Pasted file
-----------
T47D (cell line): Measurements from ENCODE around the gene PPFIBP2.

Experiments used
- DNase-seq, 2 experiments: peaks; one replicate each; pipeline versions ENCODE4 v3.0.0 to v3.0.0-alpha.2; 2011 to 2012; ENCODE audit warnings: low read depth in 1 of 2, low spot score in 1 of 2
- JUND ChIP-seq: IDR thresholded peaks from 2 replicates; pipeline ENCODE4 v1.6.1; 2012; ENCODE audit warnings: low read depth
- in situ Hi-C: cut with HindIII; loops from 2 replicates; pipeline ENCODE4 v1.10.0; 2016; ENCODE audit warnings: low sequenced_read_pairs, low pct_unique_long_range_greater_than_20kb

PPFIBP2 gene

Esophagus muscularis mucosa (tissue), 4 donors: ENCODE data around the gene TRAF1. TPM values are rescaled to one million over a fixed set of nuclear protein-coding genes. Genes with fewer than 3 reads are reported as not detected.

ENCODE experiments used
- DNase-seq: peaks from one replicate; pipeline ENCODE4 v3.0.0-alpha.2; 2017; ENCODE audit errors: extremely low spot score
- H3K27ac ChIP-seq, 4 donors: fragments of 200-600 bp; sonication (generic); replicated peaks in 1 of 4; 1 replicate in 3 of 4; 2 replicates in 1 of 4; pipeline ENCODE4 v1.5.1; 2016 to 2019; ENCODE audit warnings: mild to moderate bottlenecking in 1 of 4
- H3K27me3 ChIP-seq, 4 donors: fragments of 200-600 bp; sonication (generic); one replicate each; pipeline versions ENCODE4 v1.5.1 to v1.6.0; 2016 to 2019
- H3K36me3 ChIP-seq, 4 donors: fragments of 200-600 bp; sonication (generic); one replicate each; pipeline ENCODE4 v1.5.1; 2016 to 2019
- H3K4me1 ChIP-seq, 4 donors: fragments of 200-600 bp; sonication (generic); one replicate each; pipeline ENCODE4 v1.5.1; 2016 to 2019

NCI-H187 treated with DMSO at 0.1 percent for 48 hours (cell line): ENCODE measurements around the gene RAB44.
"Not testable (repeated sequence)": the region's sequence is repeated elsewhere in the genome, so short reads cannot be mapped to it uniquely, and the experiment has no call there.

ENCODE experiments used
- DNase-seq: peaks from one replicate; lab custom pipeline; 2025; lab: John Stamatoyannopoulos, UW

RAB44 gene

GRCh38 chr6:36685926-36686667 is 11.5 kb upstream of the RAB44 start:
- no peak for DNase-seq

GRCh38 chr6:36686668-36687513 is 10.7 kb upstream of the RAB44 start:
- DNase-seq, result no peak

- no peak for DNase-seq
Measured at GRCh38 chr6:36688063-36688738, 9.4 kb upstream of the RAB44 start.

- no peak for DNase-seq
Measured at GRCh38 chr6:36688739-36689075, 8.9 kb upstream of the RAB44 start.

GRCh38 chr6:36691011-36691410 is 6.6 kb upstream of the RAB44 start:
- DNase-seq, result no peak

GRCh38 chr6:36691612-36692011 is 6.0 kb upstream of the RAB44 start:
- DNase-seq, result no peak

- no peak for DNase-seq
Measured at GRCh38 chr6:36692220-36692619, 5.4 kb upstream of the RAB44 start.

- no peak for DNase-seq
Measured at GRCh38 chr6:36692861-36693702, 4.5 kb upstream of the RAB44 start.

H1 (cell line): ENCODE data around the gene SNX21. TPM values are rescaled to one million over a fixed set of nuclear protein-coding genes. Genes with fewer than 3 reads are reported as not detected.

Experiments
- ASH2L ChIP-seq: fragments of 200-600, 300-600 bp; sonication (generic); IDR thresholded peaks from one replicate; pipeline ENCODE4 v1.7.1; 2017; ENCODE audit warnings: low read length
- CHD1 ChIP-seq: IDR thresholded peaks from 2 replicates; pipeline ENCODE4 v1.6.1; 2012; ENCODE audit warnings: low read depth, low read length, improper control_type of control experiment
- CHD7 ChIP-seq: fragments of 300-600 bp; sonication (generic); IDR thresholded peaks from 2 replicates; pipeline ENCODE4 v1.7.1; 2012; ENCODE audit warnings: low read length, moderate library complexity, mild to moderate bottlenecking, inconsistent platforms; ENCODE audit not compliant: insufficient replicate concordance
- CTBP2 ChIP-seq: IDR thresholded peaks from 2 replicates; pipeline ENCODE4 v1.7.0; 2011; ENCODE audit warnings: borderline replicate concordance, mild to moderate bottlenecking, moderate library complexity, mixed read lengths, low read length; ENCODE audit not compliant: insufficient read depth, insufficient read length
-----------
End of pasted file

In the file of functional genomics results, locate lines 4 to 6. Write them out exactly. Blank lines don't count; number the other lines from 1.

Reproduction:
- JUND ChIP-seq: IDR thresholded peaks from 2 replicates; pipeline ENCODE4 v1.6.1; 2012; ENCODE audit warnings: low read depth
- in situ Hi-C: cut with HindIII; loops from 2 replicates; pipeline ENCODE4 v1.10.0; 2016; ENCODE audit warnings: low sequenced_read_pairs, low pct_unique_long_range_greater_than_20kb

PPFIBP2 gene